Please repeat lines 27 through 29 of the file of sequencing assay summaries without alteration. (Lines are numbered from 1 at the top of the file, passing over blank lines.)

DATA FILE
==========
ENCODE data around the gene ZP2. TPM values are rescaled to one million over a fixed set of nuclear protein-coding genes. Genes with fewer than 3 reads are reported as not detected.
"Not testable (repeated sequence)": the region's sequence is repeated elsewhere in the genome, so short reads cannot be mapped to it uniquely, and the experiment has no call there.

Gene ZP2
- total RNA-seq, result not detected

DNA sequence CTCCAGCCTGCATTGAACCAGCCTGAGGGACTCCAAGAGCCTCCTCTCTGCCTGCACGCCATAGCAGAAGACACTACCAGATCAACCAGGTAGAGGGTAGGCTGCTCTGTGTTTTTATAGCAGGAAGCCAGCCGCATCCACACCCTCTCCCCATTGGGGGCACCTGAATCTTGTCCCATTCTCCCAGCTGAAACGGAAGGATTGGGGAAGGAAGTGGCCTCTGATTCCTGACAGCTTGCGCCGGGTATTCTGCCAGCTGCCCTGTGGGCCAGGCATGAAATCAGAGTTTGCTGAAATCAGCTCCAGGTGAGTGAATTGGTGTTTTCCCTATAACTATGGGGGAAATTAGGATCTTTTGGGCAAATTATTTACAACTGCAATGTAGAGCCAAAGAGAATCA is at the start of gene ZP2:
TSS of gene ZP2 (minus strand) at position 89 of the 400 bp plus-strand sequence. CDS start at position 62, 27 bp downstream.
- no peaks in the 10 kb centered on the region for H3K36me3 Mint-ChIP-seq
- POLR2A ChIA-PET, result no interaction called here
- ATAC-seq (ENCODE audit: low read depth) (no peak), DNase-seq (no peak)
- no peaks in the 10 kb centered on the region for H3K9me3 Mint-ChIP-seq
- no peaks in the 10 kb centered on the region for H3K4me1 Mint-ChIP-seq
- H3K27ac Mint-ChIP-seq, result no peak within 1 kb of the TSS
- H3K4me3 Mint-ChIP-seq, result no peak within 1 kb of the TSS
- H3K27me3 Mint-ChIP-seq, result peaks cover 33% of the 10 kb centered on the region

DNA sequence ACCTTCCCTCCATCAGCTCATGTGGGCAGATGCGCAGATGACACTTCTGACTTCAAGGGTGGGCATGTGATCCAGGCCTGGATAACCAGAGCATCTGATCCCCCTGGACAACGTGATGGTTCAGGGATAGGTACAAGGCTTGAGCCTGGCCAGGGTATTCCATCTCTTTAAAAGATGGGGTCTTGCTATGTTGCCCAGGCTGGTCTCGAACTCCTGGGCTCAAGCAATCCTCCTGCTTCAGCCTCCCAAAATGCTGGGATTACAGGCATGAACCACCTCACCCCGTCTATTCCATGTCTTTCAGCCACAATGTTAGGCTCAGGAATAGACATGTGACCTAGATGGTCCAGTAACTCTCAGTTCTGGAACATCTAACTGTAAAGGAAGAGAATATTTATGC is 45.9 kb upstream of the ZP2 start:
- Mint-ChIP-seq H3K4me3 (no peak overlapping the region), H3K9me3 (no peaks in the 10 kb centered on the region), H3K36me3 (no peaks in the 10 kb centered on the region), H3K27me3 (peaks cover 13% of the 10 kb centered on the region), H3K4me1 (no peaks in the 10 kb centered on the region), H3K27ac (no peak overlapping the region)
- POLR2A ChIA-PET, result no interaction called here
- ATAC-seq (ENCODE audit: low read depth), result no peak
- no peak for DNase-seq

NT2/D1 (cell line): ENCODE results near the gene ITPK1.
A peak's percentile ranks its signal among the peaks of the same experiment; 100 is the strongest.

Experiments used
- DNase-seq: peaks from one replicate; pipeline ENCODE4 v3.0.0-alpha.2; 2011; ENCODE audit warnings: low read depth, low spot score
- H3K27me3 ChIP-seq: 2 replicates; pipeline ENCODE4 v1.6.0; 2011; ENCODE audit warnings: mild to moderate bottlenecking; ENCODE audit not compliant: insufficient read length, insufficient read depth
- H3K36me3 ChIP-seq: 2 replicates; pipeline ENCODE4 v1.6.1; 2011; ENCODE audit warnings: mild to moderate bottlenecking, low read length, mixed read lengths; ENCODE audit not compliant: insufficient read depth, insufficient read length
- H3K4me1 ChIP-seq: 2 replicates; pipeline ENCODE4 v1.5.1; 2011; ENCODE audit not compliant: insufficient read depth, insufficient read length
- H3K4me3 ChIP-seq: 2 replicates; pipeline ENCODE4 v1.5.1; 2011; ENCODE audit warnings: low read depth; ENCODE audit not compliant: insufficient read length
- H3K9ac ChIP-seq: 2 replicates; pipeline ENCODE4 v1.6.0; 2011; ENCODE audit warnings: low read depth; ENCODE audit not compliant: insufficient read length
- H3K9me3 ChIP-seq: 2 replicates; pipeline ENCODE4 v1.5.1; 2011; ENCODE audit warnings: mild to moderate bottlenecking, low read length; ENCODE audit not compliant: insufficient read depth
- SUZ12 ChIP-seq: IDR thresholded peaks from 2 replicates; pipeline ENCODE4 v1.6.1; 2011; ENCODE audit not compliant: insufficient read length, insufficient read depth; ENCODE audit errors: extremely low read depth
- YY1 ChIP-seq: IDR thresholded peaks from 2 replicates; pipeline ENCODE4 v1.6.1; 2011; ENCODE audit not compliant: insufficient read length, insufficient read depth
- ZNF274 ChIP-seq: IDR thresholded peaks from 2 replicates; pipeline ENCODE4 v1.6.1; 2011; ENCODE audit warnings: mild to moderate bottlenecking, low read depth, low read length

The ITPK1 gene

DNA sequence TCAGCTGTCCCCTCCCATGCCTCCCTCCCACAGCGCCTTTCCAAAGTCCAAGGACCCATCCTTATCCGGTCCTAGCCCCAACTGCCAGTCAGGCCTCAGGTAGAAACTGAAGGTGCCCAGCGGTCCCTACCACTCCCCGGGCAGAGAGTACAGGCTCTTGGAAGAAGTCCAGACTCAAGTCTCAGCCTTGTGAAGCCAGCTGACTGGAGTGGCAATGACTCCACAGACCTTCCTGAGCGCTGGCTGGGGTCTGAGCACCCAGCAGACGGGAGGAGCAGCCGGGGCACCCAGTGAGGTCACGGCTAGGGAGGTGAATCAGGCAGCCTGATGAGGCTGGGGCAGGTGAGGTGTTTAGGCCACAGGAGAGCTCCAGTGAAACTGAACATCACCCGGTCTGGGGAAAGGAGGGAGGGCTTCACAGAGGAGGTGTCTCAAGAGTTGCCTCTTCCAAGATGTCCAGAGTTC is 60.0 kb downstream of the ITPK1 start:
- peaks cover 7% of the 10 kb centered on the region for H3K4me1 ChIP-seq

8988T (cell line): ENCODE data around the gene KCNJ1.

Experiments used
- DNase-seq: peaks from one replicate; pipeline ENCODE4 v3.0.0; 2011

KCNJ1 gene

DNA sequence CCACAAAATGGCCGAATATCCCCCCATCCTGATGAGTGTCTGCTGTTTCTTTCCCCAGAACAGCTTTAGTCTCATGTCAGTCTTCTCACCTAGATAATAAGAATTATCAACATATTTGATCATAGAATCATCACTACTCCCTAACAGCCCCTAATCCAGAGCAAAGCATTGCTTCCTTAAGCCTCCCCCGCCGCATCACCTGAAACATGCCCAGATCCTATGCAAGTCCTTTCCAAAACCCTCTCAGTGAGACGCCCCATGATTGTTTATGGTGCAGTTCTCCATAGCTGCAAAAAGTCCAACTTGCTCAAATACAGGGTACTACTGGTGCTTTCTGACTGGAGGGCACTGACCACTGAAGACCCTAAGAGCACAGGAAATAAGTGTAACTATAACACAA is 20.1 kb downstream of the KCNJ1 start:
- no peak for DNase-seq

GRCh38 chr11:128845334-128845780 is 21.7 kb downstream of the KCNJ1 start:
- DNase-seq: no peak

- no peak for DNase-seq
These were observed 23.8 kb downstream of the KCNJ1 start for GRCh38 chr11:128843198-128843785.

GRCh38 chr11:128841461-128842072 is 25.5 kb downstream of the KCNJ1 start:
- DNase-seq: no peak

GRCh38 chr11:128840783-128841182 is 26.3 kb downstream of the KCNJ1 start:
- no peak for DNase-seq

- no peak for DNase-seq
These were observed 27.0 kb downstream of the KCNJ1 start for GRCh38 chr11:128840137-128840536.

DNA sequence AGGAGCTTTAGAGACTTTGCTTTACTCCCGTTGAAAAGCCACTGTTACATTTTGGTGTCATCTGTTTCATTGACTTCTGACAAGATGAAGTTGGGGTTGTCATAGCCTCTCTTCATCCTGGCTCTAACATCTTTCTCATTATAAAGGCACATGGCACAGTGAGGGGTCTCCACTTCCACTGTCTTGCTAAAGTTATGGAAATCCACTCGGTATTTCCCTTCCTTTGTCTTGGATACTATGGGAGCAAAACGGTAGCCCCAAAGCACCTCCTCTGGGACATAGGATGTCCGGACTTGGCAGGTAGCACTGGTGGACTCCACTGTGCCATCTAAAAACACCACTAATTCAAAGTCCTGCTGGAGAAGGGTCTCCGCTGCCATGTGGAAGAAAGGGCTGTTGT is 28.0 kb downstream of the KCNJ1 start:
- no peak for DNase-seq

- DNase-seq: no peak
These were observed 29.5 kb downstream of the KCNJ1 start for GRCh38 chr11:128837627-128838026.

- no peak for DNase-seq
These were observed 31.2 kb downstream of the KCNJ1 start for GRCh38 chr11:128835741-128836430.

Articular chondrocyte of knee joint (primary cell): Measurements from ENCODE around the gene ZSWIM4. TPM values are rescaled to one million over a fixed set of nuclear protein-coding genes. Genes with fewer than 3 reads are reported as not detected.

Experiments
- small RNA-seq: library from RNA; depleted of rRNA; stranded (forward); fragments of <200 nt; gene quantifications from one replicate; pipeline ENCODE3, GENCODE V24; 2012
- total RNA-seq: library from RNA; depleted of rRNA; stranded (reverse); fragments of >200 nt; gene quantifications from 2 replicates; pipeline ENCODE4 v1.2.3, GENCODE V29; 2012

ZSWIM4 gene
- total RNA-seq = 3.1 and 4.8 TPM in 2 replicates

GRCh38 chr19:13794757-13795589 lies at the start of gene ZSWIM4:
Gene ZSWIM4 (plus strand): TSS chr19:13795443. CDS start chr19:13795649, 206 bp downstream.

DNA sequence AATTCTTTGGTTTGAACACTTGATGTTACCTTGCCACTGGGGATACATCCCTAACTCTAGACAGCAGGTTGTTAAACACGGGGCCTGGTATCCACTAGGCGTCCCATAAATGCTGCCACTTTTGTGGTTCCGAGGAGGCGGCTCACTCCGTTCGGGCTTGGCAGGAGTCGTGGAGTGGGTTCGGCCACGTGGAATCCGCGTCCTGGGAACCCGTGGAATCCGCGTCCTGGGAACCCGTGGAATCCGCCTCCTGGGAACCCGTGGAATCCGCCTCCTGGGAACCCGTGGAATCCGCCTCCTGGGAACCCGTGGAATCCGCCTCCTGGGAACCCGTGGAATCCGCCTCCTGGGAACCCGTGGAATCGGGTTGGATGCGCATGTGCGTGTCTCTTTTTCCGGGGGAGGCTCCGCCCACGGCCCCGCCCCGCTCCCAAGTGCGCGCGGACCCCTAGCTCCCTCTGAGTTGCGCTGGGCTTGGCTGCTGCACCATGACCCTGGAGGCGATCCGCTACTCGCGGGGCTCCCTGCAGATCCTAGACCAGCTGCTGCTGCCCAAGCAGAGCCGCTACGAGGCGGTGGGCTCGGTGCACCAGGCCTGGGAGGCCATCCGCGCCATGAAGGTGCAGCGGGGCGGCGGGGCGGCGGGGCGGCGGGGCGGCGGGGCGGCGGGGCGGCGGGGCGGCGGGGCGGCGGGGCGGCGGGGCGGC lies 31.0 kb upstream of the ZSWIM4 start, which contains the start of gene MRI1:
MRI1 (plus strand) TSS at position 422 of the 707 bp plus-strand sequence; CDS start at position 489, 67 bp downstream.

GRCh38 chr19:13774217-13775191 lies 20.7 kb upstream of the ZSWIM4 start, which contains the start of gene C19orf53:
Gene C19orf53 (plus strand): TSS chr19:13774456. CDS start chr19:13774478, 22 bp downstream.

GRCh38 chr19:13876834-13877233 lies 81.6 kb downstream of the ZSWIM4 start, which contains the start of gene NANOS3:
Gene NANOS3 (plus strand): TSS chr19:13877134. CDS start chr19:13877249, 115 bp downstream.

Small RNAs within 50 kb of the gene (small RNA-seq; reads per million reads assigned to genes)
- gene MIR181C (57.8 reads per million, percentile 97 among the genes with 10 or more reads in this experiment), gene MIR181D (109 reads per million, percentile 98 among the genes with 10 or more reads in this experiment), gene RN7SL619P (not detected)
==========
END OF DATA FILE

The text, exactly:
- H3K4me3 ChIP-seq: 2 replicates; pipeline ENCODE4 v1.5.1; 2011; ENCODE audit warnings: low read depth; ENCODE audit not compliant: insufficient read length
- H3K9ac ChIP-seq: 2 replicates; pipeline ENCODE4 v1.6.0; 2011; ENCODE audit warnings: low read depth; ENCODE audit not compliant: insufficient read length
- H3K9me3 ChIP-seq: 2 replicates; pipeline ENCODE4 v1.5.1; 2011; ENCODE audit warnings: mild to moderate bottlenecking, low read length; ENCODE audit not compliant: insufficient read depth